Federal Court (Full Court). In Jul 2017, Minister determined that s 46A bar be lifted for TPV or SHEV if: a) a similar determination had been made relating to UMA's parent; and b) any application by the parent was made by 1 Oct 2017; and c) that application has not been refused and finally determined. Was the latter criterion to be satisfied by reference to Jul 2017 or the time of the SHEV application? We also summarise the court's views on the requirements of procedural fairness concerning s 46A.
Some of the questions to the Full Court of the Federal Court (FCAFC) were as follows:
Question 1: Was the criterion (c) of the July 2017 determination to be satisfied by reference to July 2017 or the time of the SHEV application?
Question 2: Is it the steps taken to inform the Minister’s consideration of the exercise of power which attract the requirements of procedural fairness and not the Minister’s decision itself?
Question 3: Does s 46A confer "a non-compellable power to be exercised by the Minister personally making two distinct decisions: a procedural decision, to consider whether to make a substantive decision; and a substantive decision, to grant a visa or to lift the bar"?
Question 4: If the answer to Question 3 is "yes", can it be said that the Minister is "not obliged to make either decision and neither decision is conditioned by any requirement that the Minister afford procedural fairness"?
Question 5: Can it be said that, "when the Minister does decide to consider exercising the power to lift the s 46A(1) bar, processes undertaken by the Department to assist that consideration have a statutory basis in that prior procedural decision" and that, "in such circumstances, a protection obligation assessment is subject to the established principles governing the way in which such assessments are to be conducted, including the rules of procedural fairness when applicable"?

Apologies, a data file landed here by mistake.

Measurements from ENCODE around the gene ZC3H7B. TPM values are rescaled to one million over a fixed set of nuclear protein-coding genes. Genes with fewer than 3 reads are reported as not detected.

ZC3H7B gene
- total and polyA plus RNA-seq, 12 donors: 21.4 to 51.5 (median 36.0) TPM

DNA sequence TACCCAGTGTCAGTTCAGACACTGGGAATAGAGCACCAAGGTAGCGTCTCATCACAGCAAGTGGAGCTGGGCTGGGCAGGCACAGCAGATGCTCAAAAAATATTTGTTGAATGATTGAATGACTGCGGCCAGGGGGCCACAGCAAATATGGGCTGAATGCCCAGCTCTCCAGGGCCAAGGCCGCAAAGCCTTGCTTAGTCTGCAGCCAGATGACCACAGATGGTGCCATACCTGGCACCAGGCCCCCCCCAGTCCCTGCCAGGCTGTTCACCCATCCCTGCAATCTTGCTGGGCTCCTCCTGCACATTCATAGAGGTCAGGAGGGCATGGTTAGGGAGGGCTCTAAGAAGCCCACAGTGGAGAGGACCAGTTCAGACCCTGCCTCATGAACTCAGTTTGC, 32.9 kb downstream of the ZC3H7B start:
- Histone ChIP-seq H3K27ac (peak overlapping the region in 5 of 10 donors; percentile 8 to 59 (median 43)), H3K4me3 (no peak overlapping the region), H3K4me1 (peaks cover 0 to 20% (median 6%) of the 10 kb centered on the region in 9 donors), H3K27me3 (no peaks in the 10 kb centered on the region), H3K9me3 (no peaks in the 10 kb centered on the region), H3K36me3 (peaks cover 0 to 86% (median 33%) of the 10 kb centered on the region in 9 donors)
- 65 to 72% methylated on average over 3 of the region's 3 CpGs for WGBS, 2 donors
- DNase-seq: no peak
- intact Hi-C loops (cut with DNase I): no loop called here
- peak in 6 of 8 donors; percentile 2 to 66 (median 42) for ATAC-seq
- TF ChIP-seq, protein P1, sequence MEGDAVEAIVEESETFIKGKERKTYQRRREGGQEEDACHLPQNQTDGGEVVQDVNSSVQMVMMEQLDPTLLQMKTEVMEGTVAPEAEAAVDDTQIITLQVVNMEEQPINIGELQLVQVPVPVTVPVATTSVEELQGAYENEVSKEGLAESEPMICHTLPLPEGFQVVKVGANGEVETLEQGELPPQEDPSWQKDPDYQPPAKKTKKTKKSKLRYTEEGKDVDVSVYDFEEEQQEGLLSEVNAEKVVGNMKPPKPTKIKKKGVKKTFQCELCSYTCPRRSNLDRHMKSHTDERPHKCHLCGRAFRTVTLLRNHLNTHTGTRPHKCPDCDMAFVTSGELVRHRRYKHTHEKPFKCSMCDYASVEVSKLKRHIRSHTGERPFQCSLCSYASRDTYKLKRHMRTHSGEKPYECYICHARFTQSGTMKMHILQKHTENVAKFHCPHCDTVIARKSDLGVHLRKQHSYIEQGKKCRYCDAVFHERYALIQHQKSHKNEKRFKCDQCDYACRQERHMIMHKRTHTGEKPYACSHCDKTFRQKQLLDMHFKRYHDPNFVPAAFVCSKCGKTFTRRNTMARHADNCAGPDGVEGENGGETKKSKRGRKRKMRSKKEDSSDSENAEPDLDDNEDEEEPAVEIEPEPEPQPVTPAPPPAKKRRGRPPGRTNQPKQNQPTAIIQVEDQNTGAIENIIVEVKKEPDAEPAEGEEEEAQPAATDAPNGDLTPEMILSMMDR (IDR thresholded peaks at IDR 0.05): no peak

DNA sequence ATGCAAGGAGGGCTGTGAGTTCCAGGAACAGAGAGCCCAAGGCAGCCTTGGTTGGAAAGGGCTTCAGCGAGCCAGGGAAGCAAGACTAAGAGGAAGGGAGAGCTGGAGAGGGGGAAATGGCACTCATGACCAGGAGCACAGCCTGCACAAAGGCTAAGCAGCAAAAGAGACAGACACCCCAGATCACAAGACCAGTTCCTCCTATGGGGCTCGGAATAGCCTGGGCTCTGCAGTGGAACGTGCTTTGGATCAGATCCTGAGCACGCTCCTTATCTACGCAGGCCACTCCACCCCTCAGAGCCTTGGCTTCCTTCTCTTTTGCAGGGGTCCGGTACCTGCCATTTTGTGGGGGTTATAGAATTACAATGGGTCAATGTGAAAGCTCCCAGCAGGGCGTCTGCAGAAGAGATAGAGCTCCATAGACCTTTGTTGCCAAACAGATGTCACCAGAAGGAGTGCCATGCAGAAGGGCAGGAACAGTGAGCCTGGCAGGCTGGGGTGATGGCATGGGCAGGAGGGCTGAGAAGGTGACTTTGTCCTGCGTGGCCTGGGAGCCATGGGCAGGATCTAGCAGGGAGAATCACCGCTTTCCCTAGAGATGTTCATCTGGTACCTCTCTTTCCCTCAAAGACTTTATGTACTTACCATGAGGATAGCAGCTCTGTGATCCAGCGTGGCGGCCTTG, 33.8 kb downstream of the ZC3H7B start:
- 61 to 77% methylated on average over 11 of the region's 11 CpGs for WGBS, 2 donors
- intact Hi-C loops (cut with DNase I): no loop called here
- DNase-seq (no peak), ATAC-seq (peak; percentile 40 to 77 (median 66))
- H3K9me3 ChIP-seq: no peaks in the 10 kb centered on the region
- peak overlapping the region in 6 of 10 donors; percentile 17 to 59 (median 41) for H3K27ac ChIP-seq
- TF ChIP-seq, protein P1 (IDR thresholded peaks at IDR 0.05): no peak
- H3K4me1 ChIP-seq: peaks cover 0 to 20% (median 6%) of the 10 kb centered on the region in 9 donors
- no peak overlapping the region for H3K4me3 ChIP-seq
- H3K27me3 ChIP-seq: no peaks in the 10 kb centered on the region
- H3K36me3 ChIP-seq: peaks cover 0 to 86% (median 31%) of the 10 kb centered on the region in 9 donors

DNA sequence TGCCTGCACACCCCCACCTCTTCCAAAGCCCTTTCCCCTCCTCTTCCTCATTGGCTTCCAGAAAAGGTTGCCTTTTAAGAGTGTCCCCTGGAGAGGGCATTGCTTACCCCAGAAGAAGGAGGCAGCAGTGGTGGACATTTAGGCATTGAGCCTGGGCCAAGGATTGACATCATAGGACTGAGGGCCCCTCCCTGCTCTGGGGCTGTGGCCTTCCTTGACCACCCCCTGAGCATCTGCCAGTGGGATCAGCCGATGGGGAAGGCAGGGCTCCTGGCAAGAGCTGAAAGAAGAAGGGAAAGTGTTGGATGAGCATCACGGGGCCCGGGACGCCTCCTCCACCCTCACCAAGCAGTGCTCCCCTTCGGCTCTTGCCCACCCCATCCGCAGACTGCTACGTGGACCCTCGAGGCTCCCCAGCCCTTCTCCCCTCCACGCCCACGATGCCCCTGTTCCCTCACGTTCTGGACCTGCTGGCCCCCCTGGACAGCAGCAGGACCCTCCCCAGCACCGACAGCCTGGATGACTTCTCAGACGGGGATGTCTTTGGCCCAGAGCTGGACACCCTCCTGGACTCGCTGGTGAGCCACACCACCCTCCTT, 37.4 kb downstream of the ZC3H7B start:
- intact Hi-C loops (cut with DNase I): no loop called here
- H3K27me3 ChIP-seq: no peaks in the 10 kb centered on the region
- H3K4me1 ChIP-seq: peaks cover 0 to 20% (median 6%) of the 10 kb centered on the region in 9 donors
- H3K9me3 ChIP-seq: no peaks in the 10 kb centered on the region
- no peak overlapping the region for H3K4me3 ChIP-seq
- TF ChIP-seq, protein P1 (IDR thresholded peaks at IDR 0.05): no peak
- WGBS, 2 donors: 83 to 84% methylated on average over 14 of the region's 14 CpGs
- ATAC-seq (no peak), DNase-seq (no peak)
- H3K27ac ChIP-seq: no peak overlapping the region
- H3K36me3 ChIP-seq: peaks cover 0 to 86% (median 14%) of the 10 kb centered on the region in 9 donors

Question 6: Can it be said that, "if the Minister has not made a decision to consider exercising the power to lift the bar, the Departmental processes will not be characterised as statutory and the principles of procedural fairness will not generally apply"?
Question 7: Is the question of whether the Minister personally has made a procedural decision to consider whether to grant a visa or to lift a bar in a particular case or class of cases a question of fact?
Question 8: Can it be said that "the procedural decision by a Minister to consider exercising the s 46A(2) power need not be made formally or in any particular form"? For instance, the Minister make such a decision "by resolving mentally to consider the exercise of the power and without recording that decision in writing"?
Question 9: "There was evidence at the trial (and ultimately it was common ground) that Minister Coleman had been continuously on personal leave from his Ministerial office from the end of October 2019 until the time of trial (21 and 25 February 2020)". Can it be said that, "[a]lthough the circumstances giving rise to Mr Coleman taking the personal leave were not disclosed, it can be inferred that a Minister in the Australian Government would not take such personal leave for such an extended period if it were not for reasons of necessity"?
Question 10: If the answer to Question 9 is "yes" and it should be inferred that Minister Coleman was not available to give evidence at trial, is it "understandable that in these circumstances the Judge did not accede to the appellant’s submission that a Jones v Dunkel inference should be drawn against the respondents by reason that they had not adduced evidence from him"?
The FCAFC answered those questions as follows:
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